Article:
The role of staff
Staff work collaboratively with participants on the conference primary task, from their roles as consultants and collective management of the conference. They are informed by their own experiences and offer interpretations and hypotheses of what is happening in the ‘here and now’ experiences of conference events for all to consider and work on. These experiences include the hidden, unconscious processes in group interactions. As a collective management they hold the boundaries of time, task and territory. Their roles are always open for examination.

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The conference is designed as a temporary institution for learning, that is co-created by its members — participants and staff. Together, the staff and participant members create an organisational culture unique to this institution.

By design and unconsciously, members take up differentiated roles to perform the primary task of the conference. Staff support participants to explore their experiences of working together, of taking up multiple roles, of exercising leadership and authority, and of collaboration and competition. In facilitated reflection groups, participants gain a deepened insight into the overt and hidden influences upon working together in groups, organisations and communities, and enhanced understanding of the dynamics of collaboration and competition.
Conference events

The conference is structured as a series of events. Each event aims to build awareness of conscious and unconscious dynamics that emerge when people work together.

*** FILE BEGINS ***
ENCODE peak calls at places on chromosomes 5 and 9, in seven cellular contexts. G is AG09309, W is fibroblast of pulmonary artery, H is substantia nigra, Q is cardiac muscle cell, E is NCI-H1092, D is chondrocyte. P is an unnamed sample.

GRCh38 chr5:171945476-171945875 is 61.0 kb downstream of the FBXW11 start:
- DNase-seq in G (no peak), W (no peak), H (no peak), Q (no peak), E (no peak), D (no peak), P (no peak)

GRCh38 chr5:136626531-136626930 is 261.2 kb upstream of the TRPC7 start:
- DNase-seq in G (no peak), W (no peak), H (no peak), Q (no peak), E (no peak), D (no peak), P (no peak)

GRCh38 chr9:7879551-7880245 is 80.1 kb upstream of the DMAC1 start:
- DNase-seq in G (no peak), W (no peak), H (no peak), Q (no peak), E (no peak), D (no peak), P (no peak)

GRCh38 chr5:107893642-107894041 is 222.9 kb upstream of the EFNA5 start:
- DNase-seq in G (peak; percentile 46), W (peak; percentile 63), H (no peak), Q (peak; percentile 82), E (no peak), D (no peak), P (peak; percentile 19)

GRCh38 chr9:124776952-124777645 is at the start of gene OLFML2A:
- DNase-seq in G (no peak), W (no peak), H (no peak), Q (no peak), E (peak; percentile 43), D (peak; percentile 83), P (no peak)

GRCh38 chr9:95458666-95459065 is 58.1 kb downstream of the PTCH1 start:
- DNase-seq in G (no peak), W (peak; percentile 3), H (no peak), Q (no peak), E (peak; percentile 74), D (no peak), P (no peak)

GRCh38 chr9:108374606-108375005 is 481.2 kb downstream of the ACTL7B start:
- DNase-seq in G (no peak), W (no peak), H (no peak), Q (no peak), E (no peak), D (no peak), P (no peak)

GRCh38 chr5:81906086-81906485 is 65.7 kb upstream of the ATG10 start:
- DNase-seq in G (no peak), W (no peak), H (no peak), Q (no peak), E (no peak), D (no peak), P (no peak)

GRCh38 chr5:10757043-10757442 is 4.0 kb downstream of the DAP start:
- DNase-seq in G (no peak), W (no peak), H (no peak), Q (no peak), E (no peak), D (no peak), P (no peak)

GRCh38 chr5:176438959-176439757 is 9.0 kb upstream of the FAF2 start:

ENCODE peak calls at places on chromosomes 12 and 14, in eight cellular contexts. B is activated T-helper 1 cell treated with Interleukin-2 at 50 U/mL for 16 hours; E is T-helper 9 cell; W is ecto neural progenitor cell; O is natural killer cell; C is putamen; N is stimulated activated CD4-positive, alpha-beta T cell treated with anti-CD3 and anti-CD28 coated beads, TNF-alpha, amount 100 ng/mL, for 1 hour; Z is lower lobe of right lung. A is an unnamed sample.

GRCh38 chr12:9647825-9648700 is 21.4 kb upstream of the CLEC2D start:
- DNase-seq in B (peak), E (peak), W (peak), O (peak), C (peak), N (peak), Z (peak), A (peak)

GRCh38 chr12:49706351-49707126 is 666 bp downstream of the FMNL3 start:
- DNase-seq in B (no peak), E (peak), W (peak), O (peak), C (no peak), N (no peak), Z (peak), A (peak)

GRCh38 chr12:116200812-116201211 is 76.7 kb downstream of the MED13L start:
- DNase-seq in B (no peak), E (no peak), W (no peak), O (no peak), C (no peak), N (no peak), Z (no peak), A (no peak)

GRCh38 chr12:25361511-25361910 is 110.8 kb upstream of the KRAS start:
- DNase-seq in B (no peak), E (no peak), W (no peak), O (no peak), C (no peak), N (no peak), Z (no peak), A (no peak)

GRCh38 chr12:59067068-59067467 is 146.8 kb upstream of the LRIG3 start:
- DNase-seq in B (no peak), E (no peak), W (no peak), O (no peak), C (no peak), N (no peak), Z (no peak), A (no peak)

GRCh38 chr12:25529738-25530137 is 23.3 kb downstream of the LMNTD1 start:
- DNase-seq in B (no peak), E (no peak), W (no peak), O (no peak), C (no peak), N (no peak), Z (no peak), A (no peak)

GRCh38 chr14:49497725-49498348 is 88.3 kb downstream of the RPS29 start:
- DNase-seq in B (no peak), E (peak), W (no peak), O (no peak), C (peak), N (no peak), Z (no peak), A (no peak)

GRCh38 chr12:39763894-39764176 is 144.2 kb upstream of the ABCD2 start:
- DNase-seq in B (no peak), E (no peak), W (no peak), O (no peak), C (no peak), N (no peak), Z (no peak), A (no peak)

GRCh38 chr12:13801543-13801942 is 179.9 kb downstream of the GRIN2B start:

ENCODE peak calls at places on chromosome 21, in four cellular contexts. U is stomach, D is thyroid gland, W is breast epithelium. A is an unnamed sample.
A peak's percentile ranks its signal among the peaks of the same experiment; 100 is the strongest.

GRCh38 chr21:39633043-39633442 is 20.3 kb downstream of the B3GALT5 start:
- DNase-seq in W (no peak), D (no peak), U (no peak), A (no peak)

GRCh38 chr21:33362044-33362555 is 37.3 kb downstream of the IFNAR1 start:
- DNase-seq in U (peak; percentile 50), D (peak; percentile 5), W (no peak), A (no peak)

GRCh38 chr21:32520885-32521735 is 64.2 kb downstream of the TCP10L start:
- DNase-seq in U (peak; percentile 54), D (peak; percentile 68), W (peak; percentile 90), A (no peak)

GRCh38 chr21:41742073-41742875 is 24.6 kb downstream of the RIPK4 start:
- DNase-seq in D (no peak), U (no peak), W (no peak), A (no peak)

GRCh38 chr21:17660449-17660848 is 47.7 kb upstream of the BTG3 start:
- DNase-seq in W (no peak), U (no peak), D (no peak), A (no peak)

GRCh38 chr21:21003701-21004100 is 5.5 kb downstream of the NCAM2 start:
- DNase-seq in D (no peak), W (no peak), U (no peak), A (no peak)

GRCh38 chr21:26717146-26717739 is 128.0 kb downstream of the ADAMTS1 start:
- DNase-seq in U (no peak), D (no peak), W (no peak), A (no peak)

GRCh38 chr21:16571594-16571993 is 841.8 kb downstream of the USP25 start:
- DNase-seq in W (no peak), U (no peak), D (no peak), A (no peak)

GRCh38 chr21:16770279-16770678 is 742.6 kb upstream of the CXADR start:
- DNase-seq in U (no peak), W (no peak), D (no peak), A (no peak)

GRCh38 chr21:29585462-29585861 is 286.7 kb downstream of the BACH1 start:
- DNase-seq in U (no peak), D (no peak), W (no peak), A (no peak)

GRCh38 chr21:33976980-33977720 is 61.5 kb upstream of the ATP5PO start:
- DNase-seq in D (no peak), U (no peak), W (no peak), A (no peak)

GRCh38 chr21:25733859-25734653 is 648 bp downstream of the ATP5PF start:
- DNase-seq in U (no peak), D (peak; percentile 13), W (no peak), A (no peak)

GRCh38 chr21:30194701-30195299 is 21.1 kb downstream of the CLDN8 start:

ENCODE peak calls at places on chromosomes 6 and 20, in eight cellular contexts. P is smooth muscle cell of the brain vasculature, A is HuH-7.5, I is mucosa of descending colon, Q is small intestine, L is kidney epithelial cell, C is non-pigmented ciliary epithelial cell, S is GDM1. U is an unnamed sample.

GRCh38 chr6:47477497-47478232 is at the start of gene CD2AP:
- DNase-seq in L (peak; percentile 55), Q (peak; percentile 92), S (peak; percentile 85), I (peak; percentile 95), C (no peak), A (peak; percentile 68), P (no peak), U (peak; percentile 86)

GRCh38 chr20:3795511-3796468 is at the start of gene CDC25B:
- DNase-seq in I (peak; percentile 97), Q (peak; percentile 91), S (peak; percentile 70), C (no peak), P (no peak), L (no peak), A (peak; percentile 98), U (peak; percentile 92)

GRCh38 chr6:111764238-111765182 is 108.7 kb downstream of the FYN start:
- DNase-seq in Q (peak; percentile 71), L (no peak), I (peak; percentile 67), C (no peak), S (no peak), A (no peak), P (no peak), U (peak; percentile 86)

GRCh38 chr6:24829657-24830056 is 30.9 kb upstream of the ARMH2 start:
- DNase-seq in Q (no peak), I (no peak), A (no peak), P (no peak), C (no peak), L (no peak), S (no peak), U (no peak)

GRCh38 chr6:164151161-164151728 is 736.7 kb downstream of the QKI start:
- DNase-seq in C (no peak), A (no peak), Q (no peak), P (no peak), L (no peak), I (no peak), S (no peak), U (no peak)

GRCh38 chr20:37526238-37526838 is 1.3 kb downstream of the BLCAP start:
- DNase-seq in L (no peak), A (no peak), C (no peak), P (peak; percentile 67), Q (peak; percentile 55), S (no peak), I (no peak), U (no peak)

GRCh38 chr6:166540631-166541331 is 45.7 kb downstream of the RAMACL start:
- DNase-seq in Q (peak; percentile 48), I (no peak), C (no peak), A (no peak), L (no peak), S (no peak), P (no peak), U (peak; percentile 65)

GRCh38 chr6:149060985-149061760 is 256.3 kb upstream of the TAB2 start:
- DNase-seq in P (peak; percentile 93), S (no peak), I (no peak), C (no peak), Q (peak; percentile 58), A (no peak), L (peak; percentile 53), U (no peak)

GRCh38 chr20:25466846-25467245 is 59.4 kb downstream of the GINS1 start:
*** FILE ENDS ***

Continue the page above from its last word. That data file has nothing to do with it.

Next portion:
Participants will experience being a member of different groups, of different sizes and complexity of relations, each with its own specific task. Events include: discussion plenaries, here-and-now events for studying small, large, inter-group and whole-of-organisation dynamics, a dreams matrix, and sessions for participants to reflect on their experiences, review and apply their learning.

Learning groups
Three Learning Groups are provided for in the conference design. They form part of the organisational structure for studying collaboration and competition in the shared endeavour that is the conference.

Learning Groups A & B
Participants become a member of one of these two groups based on prior experience of group relations conferences.
Learning Group A: for participants with no prior experience
Learning Group B: for participants who have attended one or more conferences

Advanced Consultancy Skills Training Group
For those who want to advance their praxis, the conference offers an opportunity to extend skills in psychoanalytic systemic observation, consultancy, and application of group relations methodologies to organisational experience.

Training Group participants will have opportunities to:
1. Design and consult to some Training Group events.
2. Take up consultancy roles in some conference events.
3. Engage with staff in exploration and systemic thinking of emergent dynamic behaviour.

The Training Group is open for application by participants who have attended at least two group relations conferences.

Consultants to Advanced Consultancy Skills Training Group:
Leslie B Brissett
Jinette de Gooijer


Conference Director and Director Training Group
Jinette de Gooijer  PhD
Jinette is former Director of Innovative Practice Pty Ltd providing role analysis, supervision and organisational consultancy services. She has worked on staff of group relations conferences in Australia and internationally, and published several articles, book chapters and a book in the field of systems psychodynamics. Jinette is also an exhibiting artist who integrates socioanalysis into her studio practice. She is a founding member and Past President of Group Relations Australia, Member, International Society for the Psychoanalytic Study of Organizations, and Organisation Promoting Understanding of Society. Jinette holds a Doctorate in systems psychodynamics and further qualifications in business studies and the visual arts.